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Wednesday, August 15, 2012
Keith, tired and contemplative
Quick-sketch with Sarasa pen and folk art acrylics
by Me, Mary Stebbins Taitt
please click to view larger.
Theoretically, I am not a big fan of romance novels, but I've accidentally been on a streak of reading them because I didn't know they were romance novels; I thought I was reading crime/mystery novels. Theoretically, I don't like crime/mystery novels, either, but I've been trying my hand at writing one, for fun, and was looking at Nora Roberts, who seems doing well in the field—I am checking out her chops.
I learned, when researching Nora Roberts online, that her books are crossovers, a combination of crime and romance. GAK! If I were paying enough attention, I would have known that. The tension in the books comes not only from the escalating crimes, often murders, but also from the romantic stress. It would be delicious, if it weren't for the gushy stuff.
Two of the things I hate about genre fiction are the clichés and the predictability.
For example, all of Nora Robert's heroines (protagonists) look and act the same. They are tall, slender, have long legs, a full lower lip and are tough. Perhaps that's what Nora herself looks and acts like--or wishes she did. I know I have a tendency to want my protagonists to look a bit of like me, when I was younger—to be me, in a Walter-Mitty-ish sort of way.
In the current novel, Search, which, by the way, I have to sheepishly admit I am really enjoying, as I also enjoyed Chasing Fire, the last one I read, I keep predicting what I think will happen next. I was delightfully surprised when exactly what I expected to happen happened, but with a twist. Yes, an exciting, unexpected little warp as the plot thickens. (Yea thickening plot!)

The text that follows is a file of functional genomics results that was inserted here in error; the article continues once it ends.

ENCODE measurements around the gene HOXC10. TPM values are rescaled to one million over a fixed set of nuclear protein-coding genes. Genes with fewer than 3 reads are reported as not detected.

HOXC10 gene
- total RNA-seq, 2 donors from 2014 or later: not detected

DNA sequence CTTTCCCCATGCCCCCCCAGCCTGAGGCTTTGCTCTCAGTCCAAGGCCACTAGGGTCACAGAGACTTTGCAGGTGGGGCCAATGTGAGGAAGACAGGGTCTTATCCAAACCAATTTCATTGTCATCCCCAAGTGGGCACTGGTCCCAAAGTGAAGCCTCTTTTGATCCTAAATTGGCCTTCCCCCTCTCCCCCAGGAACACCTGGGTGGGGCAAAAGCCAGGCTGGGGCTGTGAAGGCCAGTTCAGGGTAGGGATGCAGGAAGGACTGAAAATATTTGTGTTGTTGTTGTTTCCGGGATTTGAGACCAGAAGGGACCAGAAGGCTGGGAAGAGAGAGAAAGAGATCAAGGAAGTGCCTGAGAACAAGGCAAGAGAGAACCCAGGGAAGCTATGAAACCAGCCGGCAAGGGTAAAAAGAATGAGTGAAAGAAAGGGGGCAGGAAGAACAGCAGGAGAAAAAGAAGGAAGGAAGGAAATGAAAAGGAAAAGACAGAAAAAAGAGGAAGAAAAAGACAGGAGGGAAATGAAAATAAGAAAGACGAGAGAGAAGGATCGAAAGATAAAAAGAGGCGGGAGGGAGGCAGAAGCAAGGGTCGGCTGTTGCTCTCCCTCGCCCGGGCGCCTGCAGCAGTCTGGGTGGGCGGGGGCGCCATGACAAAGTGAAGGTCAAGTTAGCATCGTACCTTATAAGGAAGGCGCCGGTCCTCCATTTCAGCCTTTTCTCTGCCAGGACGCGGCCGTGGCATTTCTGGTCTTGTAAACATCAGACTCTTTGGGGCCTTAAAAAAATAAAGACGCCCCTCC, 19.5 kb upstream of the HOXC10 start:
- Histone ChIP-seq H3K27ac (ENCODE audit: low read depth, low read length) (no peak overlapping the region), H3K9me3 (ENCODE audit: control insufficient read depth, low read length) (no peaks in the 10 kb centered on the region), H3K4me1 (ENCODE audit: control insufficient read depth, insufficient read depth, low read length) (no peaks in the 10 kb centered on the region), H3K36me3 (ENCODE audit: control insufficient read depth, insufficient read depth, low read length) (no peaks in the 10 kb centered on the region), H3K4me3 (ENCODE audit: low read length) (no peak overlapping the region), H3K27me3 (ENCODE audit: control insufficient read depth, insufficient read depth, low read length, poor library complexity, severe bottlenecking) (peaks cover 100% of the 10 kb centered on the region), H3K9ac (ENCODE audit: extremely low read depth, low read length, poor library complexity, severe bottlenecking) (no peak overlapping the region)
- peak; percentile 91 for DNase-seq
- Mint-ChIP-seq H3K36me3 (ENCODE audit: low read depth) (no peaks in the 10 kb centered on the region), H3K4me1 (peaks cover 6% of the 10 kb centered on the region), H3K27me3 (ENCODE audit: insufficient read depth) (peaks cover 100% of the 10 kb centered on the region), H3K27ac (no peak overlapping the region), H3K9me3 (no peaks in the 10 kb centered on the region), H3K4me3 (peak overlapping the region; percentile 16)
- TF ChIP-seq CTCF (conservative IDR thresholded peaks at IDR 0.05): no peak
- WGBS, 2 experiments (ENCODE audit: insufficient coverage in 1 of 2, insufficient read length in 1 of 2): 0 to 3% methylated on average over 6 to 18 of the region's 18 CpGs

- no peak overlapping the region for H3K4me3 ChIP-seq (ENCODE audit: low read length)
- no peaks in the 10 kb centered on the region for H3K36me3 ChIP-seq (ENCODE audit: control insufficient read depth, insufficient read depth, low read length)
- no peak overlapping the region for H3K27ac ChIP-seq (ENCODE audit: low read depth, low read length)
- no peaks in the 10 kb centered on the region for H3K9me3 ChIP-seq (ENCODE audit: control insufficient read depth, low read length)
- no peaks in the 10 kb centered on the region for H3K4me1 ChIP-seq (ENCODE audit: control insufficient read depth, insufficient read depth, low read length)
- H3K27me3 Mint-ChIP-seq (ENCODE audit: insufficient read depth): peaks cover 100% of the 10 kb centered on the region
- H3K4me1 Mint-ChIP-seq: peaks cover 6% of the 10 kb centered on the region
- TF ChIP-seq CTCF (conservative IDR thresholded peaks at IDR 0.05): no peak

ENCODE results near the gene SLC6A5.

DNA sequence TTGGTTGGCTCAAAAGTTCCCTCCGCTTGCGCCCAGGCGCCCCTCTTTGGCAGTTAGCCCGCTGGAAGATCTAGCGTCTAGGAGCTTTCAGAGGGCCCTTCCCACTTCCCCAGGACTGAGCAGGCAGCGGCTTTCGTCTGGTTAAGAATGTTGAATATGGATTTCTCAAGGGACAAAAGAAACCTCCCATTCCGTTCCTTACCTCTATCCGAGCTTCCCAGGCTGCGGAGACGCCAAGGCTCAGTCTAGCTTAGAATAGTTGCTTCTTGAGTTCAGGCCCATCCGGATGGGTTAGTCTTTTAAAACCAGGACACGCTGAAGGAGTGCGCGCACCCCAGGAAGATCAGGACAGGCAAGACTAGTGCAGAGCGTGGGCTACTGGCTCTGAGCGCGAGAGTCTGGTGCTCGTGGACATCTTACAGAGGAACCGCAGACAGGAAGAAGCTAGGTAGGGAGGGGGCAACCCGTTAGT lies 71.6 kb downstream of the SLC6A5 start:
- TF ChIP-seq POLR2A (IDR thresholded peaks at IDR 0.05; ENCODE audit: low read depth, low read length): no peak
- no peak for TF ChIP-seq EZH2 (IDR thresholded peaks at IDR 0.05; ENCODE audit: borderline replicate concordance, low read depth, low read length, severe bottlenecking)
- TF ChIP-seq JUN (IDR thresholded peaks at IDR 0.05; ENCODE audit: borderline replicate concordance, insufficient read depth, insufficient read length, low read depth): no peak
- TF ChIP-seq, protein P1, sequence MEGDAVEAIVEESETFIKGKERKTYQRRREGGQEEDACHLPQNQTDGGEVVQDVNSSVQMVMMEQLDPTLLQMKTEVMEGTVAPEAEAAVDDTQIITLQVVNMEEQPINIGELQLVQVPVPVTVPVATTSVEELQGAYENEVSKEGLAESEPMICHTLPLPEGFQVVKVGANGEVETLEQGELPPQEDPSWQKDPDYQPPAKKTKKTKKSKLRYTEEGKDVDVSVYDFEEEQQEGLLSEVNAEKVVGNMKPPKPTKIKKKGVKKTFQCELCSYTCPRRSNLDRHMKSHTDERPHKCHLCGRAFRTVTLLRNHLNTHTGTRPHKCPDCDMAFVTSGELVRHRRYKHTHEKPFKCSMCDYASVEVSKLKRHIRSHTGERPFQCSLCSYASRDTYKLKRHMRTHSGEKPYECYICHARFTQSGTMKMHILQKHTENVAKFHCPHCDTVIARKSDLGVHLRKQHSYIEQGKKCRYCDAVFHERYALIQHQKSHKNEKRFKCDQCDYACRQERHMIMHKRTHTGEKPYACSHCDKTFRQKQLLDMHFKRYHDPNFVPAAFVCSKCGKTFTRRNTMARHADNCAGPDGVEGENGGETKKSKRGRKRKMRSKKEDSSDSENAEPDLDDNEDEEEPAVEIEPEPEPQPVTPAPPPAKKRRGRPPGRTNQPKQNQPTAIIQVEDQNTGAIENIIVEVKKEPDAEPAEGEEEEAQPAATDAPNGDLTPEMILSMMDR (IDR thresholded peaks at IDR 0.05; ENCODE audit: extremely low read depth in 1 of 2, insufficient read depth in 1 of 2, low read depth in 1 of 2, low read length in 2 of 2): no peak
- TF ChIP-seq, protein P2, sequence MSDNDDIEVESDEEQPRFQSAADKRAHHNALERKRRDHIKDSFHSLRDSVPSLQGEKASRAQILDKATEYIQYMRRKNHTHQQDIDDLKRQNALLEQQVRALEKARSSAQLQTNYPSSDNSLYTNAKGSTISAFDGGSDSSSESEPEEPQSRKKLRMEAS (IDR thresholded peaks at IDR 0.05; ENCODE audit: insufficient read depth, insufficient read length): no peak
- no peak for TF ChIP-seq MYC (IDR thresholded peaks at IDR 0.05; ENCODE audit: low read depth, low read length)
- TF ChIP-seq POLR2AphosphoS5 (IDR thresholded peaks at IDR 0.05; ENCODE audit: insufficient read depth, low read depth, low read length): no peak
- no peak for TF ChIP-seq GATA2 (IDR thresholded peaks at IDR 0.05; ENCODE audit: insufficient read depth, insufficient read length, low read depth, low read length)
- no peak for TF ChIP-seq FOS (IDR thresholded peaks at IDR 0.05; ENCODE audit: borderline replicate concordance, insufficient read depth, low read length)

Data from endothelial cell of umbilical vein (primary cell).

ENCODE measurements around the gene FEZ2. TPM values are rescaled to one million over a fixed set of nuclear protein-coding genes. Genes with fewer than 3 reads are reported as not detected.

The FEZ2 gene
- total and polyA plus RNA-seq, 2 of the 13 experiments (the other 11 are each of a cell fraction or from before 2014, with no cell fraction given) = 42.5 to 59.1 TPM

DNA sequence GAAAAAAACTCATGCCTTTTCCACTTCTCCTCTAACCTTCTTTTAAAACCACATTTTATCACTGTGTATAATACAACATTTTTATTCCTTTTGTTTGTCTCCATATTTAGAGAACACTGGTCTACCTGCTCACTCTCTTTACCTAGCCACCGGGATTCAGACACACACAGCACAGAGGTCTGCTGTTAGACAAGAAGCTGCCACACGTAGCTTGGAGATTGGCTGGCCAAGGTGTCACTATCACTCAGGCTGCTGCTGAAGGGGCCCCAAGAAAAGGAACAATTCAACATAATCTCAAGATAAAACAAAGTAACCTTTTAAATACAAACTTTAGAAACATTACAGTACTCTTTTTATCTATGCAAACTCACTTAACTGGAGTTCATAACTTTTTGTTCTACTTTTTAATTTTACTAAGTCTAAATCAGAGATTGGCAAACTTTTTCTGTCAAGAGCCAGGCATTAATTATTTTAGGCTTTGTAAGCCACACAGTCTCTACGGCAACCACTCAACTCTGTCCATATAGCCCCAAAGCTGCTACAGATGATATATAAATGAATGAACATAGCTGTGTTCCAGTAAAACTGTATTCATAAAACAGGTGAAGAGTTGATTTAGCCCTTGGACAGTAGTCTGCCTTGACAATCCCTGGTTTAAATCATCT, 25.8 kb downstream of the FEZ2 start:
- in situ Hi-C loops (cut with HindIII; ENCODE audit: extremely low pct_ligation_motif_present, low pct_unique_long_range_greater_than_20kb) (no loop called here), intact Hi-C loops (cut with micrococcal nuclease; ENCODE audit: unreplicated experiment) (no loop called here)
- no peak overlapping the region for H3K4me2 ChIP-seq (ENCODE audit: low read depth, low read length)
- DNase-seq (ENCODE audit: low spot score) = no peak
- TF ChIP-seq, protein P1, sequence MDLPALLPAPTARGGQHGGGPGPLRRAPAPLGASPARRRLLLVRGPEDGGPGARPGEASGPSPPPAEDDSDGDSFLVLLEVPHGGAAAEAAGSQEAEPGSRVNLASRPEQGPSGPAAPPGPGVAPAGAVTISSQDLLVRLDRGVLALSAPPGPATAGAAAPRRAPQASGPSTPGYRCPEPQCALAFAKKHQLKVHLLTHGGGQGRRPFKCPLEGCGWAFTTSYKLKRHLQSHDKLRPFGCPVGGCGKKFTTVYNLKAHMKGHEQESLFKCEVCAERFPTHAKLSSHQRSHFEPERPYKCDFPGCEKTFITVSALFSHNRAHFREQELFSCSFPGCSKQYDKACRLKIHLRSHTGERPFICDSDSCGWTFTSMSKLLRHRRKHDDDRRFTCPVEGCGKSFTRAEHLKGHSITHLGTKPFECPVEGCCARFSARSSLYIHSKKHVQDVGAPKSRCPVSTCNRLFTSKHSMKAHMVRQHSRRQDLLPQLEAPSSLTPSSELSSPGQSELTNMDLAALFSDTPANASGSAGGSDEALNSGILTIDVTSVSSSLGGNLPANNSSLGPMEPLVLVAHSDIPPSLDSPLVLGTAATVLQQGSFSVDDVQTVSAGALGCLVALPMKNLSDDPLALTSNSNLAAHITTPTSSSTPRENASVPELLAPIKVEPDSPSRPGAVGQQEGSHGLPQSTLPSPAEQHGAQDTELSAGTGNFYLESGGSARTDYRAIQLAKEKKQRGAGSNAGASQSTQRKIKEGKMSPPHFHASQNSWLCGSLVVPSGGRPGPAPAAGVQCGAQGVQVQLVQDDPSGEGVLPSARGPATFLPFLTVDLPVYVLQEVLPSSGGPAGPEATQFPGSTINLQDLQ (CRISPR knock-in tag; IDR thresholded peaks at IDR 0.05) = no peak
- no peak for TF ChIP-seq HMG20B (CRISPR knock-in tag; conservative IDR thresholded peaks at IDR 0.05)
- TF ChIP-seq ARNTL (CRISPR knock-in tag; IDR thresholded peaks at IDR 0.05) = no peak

But then, there's that awful romance: "I want to grow old with you," one character gushes to another.
Growing old together is sweet. But it is not for the faint of heart.
Sometimes, the one you love sickens and dies. Sometimes, you do. You each must endure and/or witness pain and suffering. Sometimes, the person you love disappears into their deteriorating brain cells and doesn't remember you--or you don't remember them.
I would be lying if I said I wasn't afraid.
Meanwhile, this is my husband, shown above. He is tired and contemplative after a long day’s work as I quick-sketch him at the dinner table. My love for this man, and his for me, not only continues, but also evolves and deepens.
This is the romance I prefer. Not wondering how our story will end (no happy ending, we're both going to die, like everyone else), but this every-day love we share. That's romance. Real romance.
Notes: the image above I quick-sketched and quick painted in my new California/Malaysia sketchbook at dinner 8/13/12, two nights ago. Sarasa pen and folk art acrcylics.